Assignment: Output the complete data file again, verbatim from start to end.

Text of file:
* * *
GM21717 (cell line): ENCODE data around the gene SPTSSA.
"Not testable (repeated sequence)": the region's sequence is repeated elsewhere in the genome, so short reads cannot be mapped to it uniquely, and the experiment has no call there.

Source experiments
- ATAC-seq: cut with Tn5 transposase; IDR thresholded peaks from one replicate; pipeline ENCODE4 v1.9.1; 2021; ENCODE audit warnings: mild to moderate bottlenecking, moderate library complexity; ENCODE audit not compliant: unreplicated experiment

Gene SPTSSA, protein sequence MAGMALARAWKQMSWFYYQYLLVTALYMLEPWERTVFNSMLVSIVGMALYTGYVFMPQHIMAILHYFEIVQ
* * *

GM21717 (cell line): ENCODE data around the gene SPTSSA.
"Not testable (repeated sequence)": the region's sequence is repeated elsewhere in the genome, so short reads cannot be mapped to it uniquely, and the experiment has no call there.

Source experiments
- ATAC-seq: cut with Tn5 transposase; IDR thresholded peaks from one replicate; pipeline ENCODE4 v1.9.1; 2021; ENCODE audit warnings: mild to moderate bottlenecking, moderate library complexity; ENCODE audit not compliant: unreplicated experiment

Gene SPTSSA, protein sequence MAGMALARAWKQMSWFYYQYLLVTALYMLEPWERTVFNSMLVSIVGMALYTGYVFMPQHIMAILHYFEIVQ